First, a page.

Negative impact of ‘blame culture’ on child protection system
A detailed, sector-led review into the rising number of care applications (and the number of children in care) has highlighted the harmful impact of…
A detailed, sector-led review into the rising number of care applications (and the number of children in care) has highlighted the harmful impact of “a culture of blame, shame and fear” on professionals working in the child welfare system.
The Care Crisis Review, facilitated by the Family Rights Group, was prompted by applications for care proceedings in England and Wales reaching record levels in 2017. It is an impressive piece of work and essential reading for all professionals and stakeholders in this area. It is also important to note that the key aim of the review was to identify specific areas of improvement designed to safely stem the increase in the number of care cases coming before the family courts and the number of children in the care system. In this regard it sets out 20 ‘options for change’ and inevitably there is a focus on the lack of funding and resources available for early intervention to assist in preventing problems within families from escalating.
An important issue, and the focus of this article, is the reference to a blame culture and the role this plays in the overall picture. At paragraph 3.13 the report reads:-
A recurring theme in contributions to Review meetings and in written submissions about policy and practice was about an increasingly risk-averse and blame culture that pervades public work. The Review was told that fear of being vilified publicly and judged to have failed to prevent a child’s injury or death haunts many professionals. The culture affects decision making throughout the system, influencing the actions and behaviour of leaders of partner agencies, of the family justice system, and of local and national politicians. It undermines the partnership work between agencies, as well as between families and professionals, that is vital in promoting the short and long-term well-being of children and young people. Contributors to the Review were open about the frustrations of acting in risk-averse ways in their work and were keen to be supported in working differently. There was broad support for the call from contributors for a society-wide conversation about what is wanted for children and families and a re-emphasis on the clear message from the Munro Review that taking risks is inherent in children’s social care and child protection work.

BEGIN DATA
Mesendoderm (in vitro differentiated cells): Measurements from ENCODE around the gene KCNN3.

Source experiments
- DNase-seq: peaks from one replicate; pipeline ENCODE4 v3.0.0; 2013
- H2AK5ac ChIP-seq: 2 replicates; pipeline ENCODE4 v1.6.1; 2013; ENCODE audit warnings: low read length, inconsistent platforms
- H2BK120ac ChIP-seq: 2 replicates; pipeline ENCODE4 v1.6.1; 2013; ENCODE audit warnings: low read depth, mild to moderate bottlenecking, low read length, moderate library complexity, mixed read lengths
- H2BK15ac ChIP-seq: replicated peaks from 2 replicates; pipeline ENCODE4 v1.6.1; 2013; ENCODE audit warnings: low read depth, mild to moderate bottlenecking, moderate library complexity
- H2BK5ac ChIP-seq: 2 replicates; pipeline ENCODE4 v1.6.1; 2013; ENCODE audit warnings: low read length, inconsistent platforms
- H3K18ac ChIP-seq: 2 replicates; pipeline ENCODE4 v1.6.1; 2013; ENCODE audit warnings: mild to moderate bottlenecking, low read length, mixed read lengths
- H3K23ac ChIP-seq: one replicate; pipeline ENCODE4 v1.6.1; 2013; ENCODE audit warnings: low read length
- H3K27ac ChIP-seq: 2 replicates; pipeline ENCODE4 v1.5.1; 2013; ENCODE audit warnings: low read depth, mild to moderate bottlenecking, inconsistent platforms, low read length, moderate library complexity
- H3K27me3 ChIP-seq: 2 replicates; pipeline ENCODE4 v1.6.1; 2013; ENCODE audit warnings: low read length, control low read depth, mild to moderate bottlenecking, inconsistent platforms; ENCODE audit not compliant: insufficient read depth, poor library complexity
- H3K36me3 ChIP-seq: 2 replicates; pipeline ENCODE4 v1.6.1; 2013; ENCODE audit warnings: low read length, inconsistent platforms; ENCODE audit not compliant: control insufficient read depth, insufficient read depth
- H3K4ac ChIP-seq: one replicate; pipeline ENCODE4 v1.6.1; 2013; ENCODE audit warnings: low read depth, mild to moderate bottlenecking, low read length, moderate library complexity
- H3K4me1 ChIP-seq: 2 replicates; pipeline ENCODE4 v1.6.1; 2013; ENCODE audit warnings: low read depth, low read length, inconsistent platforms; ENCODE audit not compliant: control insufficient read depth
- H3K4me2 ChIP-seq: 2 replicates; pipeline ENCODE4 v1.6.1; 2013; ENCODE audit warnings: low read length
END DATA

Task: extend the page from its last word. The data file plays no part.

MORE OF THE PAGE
The potential for unnecessarily defensive and risk-averse practices was identified by the House of Lords in X (Minors) v Bedfordshire CC  as one of the key public policy reasons why it would be wrong to impose a civil liability in negligence on social workers in relation to their child protection functions. However, after JD v East Berkshire  it was widely accepted that such a liability could arise. This remained the position until the important case of CN & GN v Poole BC  in December last year when the Court of Appeal reasserted the correctness of the public policy considerations set out in X (Minors) and the fact that it was unjust for social workers to owe a duty of care in a child protection context when other key agencies did not (e.g. housing providers and the police).
The CN & GN case will be heard by the Supreme Court in July and the outcome is awaited with interest. In the meantime it is clearly significant that a sector-led review has identified the negative impact of risk-averse social work practice on all the parties involved in this vital safeguarding process, a point expressed clearly by the House of Lords in X (Minors) over 20 years ago.
Of course, the priority must always be the safety and welfare of those children who require protection. If care proceedings to remove a child are the best form of protection then this is what must happen. But the system cannot be perfect and there are inherent and unavoidable risks. Ultimately it will be counter productive if child protection decisions are made out of fear of making a mistake rather than based on the professional judgment of social workers with the requisite experience and expertise to make them. Allowing such decisions to be made without the fear of them being second guessed (often many years later) in a civil liability context would surely assist. It may allow for a greater focus on supporting families and could also play some part in addressing the ongoing rise in care applications that has, in the words of the outgoing President of the Family Court, Sir James Munby, created “a crisis” in the family courts.